Creative Fence Installation: Salem’s Deepwood Estate
When it comes to creative fence installation, Salem homeowners need look no farther than the historic Deepwood Estate for inspiration. The gardens of this unusual home demonstrate a variety of unique ways to incorporate cedar fence materials, natural elements and traditional fence styles into your yard and garden.
In the 1930s, the estate’s 5.5-acre grounds were cultivated into a series of formal gardens by Lord & Schryver, the Northwest’s first female landscape architecture firm. Recognized by the National Park Service as pioneers in landscape architecture, the Salem-based duo went on to design more than 250 gardens throughout the Northwest. With its combination of man-made and natural fence materials, Salem Deepwood Estate contains the only publicly available example of the firm’s residential work.
While most homeowners don’t have quite so much space to work with, many of the concepts used in the gardens can be applied to smaller yards.
Creating Garden Rooms
One of the most notable features of the estate is its use of garden “rooms.” Lord & Schryver divided the gardens into smaller themed areas – including an English tea garden, a secluded “Scroll Garden” and a “Great Room” garden – with each room separated from the others by a hedgerow or other creative fence installation. Salem homeowners can adapt this idea on a smaller scale by breaking their own gardens into rooms.
If you are an avid gardener, consider using hedges, picket fencing or other low-height cedar fence materials to separate a series of smaller gardens. Make each room inviting by adding seating. For an extra creative touch, a series of smaller gardens can lead to a private sitting room tucked into a back corner of your yard, hidden behind a trellis covered with climbing vines. Some garden room ideas to consider:
Butterfly garden. Attract butterflies with a small garden room overflowing with bright flowers and other butterfly host plants. Use picket-style cedar fence materials as a backdrop for the color explosion.
Pizza garden. Tie a length of string to a stake to mark off a circle in your garden, and divide the circle into six wedges. Within each wedge, grow one of your favorite pizza toppings: basil, oregano, parsley, onions, peppers and tomatoes, for example. Mark the entrance to your pizza garden with a small, Italian-style pergola.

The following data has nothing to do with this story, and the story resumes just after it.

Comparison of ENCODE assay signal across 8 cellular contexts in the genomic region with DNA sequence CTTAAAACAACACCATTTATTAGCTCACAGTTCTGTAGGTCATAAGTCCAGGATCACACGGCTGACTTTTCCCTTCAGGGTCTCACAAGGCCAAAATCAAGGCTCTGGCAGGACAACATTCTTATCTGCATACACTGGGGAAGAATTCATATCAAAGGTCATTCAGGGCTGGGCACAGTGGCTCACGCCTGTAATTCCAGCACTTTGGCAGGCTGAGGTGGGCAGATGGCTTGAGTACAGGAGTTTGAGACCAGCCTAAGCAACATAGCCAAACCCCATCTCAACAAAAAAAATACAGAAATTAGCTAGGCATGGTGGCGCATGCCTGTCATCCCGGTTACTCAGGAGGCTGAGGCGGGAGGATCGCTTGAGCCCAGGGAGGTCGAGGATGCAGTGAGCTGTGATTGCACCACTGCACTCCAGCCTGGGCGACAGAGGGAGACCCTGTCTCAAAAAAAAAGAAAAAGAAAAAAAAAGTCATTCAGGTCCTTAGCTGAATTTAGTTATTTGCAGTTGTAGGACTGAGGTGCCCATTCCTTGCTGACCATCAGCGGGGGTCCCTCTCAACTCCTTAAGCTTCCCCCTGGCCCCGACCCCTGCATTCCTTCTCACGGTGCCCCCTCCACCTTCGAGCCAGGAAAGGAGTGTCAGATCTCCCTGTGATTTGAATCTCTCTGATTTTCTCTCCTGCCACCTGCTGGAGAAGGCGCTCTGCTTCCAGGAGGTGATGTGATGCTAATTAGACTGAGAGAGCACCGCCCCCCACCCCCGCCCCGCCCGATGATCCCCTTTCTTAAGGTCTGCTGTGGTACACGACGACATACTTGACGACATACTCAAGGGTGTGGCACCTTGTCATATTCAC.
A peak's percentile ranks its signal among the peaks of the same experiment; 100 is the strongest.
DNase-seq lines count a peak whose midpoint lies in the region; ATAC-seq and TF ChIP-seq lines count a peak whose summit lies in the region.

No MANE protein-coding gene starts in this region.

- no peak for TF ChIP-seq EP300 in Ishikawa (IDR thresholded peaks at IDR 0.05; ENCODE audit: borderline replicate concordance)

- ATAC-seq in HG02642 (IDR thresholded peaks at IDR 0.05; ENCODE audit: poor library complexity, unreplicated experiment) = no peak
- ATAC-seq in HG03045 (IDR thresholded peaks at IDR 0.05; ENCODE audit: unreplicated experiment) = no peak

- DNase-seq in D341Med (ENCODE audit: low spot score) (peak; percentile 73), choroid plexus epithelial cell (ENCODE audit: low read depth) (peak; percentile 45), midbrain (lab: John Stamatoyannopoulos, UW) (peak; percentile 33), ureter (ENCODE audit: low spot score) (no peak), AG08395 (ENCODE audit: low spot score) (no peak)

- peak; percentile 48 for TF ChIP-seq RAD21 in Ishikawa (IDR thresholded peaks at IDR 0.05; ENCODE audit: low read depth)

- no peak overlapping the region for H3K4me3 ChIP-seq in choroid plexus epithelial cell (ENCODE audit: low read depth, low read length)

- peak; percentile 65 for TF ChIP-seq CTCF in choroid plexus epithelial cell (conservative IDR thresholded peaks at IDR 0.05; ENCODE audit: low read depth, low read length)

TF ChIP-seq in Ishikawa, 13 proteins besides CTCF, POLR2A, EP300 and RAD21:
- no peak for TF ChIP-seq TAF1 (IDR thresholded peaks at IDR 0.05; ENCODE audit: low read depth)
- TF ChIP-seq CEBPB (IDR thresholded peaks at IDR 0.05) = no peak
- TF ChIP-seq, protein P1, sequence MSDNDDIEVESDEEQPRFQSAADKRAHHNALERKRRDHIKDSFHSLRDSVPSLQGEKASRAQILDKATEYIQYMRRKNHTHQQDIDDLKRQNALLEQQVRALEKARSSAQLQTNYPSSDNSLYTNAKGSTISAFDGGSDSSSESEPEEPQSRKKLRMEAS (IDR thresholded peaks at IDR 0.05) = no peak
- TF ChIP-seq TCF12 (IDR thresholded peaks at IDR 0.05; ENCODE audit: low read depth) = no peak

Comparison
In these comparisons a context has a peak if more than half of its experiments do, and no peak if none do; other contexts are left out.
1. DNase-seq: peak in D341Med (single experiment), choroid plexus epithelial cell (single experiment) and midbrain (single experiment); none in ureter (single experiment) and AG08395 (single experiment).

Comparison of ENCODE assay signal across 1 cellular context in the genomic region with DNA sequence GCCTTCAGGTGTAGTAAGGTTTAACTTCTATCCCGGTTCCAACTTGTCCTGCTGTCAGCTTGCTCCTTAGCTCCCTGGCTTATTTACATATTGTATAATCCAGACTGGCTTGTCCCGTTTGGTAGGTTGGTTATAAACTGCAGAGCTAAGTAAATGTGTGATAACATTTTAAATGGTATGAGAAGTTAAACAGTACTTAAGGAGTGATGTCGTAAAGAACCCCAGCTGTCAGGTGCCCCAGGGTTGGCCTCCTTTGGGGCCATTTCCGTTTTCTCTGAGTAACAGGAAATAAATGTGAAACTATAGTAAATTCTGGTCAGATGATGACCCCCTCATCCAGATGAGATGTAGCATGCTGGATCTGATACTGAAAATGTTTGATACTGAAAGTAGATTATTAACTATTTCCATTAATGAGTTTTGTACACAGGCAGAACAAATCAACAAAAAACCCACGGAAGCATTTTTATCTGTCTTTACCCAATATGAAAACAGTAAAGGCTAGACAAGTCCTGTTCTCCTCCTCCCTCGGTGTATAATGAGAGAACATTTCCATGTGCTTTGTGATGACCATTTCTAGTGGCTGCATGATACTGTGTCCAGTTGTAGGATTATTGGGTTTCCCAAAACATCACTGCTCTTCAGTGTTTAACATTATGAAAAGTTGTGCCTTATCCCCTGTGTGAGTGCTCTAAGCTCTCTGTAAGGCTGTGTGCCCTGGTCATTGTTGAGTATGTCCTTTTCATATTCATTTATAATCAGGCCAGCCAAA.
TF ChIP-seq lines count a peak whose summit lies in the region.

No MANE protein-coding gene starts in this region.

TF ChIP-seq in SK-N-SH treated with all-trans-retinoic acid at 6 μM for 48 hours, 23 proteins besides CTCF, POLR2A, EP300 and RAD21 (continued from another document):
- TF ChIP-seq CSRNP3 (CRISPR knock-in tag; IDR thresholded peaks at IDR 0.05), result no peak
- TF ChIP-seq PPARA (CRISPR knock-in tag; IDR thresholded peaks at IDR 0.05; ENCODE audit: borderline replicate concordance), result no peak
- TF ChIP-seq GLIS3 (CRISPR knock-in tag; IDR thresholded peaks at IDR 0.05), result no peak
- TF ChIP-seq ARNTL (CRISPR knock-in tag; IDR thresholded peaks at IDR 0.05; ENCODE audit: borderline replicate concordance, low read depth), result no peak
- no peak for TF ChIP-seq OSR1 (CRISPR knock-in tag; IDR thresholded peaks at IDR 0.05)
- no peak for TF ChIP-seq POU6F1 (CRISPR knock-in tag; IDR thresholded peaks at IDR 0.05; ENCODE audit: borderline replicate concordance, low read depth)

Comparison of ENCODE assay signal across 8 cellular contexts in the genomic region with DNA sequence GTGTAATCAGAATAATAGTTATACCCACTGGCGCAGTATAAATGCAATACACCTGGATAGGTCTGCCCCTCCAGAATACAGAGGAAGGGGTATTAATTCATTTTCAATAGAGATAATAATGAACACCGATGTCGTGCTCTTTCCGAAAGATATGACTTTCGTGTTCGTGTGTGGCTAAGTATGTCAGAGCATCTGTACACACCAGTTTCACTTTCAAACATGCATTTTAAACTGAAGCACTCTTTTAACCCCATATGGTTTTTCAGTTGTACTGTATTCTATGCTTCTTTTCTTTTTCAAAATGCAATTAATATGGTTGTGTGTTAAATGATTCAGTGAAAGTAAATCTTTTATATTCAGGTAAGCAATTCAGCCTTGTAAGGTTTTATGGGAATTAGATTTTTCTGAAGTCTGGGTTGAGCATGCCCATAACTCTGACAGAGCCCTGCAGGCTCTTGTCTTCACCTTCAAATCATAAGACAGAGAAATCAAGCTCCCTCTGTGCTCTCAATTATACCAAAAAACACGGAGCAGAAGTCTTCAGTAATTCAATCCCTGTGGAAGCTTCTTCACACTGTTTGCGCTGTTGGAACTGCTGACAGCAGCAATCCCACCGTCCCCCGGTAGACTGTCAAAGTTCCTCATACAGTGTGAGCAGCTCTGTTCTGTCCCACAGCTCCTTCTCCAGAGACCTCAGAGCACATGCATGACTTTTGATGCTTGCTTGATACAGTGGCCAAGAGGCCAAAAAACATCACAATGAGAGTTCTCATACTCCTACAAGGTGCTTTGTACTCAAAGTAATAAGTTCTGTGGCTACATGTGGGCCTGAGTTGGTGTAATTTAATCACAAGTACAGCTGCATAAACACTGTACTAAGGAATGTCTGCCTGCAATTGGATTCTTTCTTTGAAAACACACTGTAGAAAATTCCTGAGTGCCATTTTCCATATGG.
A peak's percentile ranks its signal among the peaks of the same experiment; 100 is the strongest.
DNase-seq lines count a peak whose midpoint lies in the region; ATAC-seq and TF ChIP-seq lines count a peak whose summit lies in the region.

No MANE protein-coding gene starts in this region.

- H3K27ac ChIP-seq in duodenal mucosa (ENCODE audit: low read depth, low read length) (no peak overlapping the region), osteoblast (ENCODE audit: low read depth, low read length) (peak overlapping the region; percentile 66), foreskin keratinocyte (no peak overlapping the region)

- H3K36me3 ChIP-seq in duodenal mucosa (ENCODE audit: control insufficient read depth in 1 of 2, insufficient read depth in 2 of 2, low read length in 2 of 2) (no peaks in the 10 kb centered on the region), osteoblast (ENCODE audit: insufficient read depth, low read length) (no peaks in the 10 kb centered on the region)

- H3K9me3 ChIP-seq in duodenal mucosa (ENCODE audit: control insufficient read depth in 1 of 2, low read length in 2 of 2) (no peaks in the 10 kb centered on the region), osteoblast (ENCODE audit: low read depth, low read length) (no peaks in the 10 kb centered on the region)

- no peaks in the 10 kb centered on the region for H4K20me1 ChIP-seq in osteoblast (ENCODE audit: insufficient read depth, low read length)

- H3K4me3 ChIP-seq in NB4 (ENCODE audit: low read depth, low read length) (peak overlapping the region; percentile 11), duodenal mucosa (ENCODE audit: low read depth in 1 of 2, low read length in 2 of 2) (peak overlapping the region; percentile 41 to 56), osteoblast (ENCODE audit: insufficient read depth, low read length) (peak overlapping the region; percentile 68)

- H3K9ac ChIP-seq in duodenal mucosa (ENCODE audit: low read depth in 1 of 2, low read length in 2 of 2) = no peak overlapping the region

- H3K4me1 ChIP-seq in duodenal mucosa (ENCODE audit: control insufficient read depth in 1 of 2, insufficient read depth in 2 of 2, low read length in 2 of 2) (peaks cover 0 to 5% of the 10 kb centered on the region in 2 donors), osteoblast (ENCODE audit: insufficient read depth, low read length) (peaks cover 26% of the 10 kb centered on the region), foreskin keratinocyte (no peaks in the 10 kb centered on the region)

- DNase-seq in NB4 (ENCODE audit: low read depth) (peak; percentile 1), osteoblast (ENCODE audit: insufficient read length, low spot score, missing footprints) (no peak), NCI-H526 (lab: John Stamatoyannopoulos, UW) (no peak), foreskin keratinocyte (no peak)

Wine tasting garden. Set aside a room in your garden for wine tastings. Outline the space with a pergola or trellis covered with grape vines.
Fence Installation Alternatives
If you want to break up your garden into rooms but don’t have enough space for a fence installation, Salem homeowners can also use arbors made of cedar fence materials as transition points. Flank an arbor with shrubs or plants to create a doorway, or use an arbor to introduce a water feature, such as a pond filled with fish and aquatic flora. An arbor can also be used to frame a particularly pleasant view from your garden or to highlight a small bench or seating area.
Another space-efficient way to separate your rooms is to install a privacy screen. A privacy screen is a type of fence installation Salem contractors can add to your yard that prevents neighbors from peeking in on your backyard activities. Made of cedar fence materials or the material of your choice, a privacy screen resembles a tall lattice section that you can install partially or completely around any other area of your yard that you want to section off.
The Deepwood Estate provides many examples of creative uses for garden fence materials Salem residents and visitors can apply to their own homes and gardens. As you walk through, take note of the features you find most impressive, and think about how to adapt them to your yard on a smaller scale. And remember, you don’t need 5.5 acres to create an amazing garden.
[ photo: courtesy of Deepwood Estate ]